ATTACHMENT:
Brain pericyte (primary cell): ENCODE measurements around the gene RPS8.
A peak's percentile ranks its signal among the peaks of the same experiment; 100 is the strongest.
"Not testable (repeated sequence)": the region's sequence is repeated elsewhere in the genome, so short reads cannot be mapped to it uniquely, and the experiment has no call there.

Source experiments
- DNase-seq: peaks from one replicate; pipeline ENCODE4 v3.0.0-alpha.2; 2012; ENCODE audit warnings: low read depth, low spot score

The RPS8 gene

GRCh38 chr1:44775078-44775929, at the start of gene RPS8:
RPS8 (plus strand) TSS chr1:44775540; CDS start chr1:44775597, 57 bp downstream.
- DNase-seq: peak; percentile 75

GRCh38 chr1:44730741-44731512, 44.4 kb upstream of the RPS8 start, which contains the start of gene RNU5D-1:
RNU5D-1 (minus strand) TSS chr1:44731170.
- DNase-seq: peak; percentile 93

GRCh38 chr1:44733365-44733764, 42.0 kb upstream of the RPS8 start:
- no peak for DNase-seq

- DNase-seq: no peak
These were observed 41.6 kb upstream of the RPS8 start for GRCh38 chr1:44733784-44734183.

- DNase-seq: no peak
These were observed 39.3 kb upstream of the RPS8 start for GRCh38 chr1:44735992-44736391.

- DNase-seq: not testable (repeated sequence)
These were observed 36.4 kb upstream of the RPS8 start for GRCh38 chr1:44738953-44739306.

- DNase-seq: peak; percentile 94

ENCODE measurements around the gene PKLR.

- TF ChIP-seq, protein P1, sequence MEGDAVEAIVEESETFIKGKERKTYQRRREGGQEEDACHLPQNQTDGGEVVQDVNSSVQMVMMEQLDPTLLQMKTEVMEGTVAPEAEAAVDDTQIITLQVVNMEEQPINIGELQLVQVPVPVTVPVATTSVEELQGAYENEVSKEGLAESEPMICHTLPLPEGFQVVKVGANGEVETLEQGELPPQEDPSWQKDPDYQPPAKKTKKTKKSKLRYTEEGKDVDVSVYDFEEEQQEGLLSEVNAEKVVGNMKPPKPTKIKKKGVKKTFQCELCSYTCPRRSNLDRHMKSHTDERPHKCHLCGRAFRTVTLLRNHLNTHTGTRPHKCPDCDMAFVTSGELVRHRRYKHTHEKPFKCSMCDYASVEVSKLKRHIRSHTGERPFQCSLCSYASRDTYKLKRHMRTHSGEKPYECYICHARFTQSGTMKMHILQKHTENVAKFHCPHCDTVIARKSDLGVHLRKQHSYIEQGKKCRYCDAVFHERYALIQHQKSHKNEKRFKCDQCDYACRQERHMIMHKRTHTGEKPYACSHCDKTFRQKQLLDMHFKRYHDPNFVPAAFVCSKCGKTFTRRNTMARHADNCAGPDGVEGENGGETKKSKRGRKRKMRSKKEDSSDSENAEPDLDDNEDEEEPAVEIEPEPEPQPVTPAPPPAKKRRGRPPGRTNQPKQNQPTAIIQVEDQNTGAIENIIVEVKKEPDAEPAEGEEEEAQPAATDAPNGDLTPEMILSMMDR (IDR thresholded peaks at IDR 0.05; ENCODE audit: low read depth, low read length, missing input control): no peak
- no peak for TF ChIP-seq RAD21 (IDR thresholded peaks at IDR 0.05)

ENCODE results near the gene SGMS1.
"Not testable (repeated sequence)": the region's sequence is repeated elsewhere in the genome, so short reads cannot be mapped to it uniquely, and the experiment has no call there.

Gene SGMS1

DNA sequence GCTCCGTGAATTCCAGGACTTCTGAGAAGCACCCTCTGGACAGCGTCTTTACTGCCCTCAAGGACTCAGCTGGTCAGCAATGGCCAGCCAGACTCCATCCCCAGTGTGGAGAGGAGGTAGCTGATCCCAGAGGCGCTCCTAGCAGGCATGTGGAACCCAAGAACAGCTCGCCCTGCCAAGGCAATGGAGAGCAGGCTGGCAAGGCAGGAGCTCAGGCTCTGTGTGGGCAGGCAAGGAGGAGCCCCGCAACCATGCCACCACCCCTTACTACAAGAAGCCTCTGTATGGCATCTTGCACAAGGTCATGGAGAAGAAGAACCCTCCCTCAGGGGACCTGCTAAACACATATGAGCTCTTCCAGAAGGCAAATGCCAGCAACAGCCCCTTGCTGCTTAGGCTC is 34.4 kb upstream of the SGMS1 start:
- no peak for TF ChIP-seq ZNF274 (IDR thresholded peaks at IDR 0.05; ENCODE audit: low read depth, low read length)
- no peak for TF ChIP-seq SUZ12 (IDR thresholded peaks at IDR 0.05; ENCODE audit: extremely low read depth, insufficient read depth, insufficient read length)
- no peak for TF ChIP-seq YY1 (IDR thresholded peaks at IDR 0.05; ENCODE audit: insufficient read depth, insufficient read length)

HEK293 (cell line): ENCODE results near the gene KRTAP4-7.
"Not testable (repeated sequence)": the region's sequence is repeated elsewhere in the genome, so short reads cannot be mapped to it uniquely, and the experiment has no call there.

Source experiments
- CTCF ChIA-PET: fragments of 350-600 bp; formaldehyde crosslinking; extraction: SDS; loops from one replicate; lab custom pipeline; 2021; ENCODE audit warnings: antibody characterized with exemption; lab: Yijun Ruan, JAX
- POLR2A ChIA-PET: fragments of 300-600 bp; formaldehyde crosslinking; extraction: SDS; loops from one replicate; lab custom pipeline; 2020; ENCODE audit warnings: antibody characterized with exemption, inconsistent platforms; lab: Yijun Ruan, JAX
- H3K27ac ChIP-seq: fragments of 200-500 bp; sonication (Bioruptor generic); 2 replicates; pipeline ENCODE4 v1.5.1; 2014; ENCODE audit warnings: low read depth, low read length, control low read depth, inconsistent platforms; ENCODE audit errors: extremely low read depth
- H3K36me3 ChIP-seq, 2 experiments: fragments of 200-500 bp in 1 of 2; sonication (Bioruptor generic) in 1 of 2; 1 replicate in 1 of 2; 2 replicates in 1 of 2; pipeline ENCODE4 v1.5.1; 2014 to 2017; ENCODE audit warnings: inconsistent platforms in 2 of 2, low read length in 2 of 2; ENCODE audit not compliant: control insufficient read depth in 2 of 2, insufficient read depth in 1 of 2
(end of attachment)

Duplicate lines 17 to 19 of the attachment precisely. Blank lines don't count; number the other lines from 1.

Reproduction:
- DNase-seq: no peak
These were observed 39.3 kb upstream of the RPS8 start for GRCh38 chr1:44735992-44736391.

- DNase-seq: not testable (repeated sequence)